While I noticed the baby crawling on the grass, the dog, and the blurbs—“Better for you, your loved ones & your pets” and “50% less synthetics”—all designed to convey safety (with even more health references on the back), it was the word “Probiotic” that really caught my attention.
Probiotics are a hot topic. Research is constantly discovering how important our gut biomes are. But a lawn is not a digestive system. It looks impressive on the advertising, but is there really any point to putting probiotics on your grass?
In last month’s post on “Who Ate My Plants?” I described the following scenario:
The heavy snowfall took a while to melt, but finally your dormant lawn emerges from under its frozen blanket. Last time you saw it, it was perfect turf, smooth and even. But now, it looks as if an army had performed maneuvers across your yard! Shallow furrows run here and there around islands of still-intact grass. What in the world?!
Lawns—it seems we either love them or hate them. I was surprised when an informal survey of around 100 Colorado Master Gardeners revealed that only two people (2%) were very interested in growing lawns. Yet, half of the callers to the master gardener help desk ask for advice on growing turf grass. Clearly there’s a major disconnect here! Why are lawns so popular among the general public, yet loathed by many avid gardeners?
I unhesitatingly admit that a lovely lawn sets off the rest of the landscape. Flower beds, shrubbery, and other garden beds often look their best when they’re bordered by grass.
The summer is heading for fall, and it’s time to fertilize lawns. Go to any garden center and you’ll see piles of name brand lawn fertilizer, complete with directions on the back. Just follow these simple steps and you’ll have a healthy, green, weed-free lawn.
What these manufacturers don’t take into account is that different parts of the country have different soils. What may be excellent advice for Pennsylvania or Maine may not work for Colorado. Unlike much of the north and east, the Front Range loses more water to evaporation than it gains in rainfall. Combine that with the native rock from which our soils are derived, and we typically have soils that are alkaline, high in phosphorus and potassium, and low in organic matter and nitrogen.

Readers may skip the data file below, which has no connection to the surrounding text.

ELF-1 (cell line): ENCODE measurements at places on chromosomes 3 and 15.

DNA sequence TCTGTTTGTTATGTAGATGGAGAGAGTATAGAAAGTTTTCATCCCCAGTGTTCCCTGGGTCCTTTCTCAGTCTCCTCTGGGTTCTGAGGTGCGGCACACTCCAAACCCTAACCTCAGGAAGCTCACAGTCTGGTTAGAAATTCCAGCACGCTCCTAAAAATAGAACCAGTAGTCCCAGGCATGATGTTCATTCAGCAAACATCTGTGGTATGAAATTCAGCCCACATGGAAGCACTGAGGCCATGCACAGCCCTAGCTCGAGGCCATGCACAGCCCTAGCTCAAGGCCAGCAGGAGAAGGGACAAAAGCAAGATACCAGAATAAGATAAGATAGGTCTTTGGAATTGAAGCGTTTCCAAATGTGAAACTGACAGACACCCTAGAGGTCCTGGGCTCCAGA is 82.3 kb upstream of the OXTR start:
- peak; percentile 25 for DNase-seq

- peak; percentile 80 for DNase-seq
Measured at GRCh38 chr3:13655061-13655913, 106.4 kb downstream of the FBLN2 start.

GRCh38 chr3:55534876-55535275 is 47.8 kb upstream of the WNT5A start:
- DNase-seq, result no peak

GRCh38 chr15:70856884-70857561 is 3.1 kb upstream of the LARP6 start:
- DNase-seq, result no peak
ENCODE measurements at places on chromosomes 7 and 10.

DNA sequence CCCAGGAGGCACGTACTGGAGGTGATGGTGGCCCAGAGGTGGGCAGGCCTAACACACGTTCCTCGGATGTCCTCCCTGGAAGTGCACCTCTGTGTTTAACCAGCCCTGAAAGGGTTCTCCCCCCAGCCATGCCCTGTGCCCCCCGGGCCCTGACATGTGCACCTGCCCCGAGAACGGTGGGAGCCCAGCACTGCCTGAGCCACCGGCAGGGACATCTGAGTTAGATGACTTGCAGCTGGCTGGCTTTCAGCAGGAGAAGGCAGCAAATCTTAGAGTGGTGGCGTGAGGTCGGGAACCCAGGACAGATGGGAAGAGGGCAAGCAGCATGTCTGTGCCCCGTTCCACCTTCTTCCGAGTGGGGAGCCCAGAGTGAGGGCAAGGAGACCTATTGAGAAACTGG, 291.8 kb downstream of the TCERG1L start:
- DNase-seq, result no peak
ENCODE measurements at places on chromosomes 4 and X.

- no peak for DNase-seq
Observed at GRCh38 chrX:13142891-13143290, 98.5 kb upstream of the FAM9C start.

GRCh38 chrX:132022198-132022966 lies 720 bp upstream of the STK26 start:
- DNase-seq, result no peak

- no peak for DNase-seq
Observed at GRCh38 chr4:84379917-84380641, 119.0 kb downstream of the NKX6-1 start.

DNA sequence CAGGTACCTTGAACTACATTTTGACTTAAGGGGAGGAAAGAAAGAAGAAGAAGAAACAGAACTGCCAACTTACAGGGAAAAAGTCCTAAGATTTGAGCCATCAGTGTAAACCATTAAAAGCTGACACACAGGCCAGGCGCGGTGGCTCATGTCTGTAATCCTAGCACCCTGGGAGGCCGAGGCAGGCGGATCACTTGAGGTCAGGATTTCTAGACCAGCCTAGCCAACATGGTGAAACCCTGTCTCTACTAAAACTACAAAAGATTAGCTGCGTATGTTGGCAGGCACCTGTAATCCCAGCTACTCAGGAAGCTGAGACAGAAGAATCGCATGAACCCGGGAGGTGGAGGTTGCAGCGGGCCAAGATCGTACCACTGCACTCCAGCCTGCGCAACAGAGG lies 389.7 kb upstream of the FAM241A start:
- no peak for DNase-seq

This has been making the email rounds for a while now, at least among us gardeners. But as it is one of my favorites, I wanted to share it just in case anyone has missed it so far. I wish I knew who the author was, so I could give them full credit for this masterpiece.
Heavenly Lawns One heavenly spring morning, God got into a conversation with St. Francis about lawns. The conversation went something like this…….
GOD: St. Francis, you know all about gardens and nature. What in the world is going on down there in the USA? What happened to the dandelions, violets, thistle, and the other stuff I started eons ago? I had a perfect, no-maintenance garden plan. I created plants that grow in any type of soil, withstand drought, and multiply like crazy. The nectar from the long lasting blossoms attracts butterflies, honeybees and flocks of songbirds. I expected to see a vast garden of colors by now. But all I see are these green rectangles.
ST. FRANCIS: It’s the tribes that settled there, Lord. The Suburbanites. They started calling your flowers weeds, and went to great lengths to kill them and replace them with grass.
Now that you know why you want a lawn, and how big it should be, it’s time to consider what type of grass to grow.
Bluegrass Kentucky Bluegrass still reigns supreme for a turf that can stand up to hard use. It spreads via runners, so it quickly fills in holes. (But beware. Those same runners have a tendency to wind up in the adjacent flower beds.) If you have children and/or dogs, this is probably your best choice.
What would happen if you turned on the tap and no water came out? We are accustomed to having water on demand, but here in the west, the truth is that we are slowly running out. As communities grow, increased demand on both surface water and aquifers will eventually lead to rationing and other restrictions. In some places, that has already happened.
Since landscapes consume far more water than household use, your yard is the best place to conserve.
Lawns are the thirstiest part of most landscapes, so let’s start there. Frequently, homeowners plant turf because they don’t know what else to do, or because they’ve always done it that way. A wall-to-wall carpet of grass might work in Virginia, but is it appropriate in Colorado?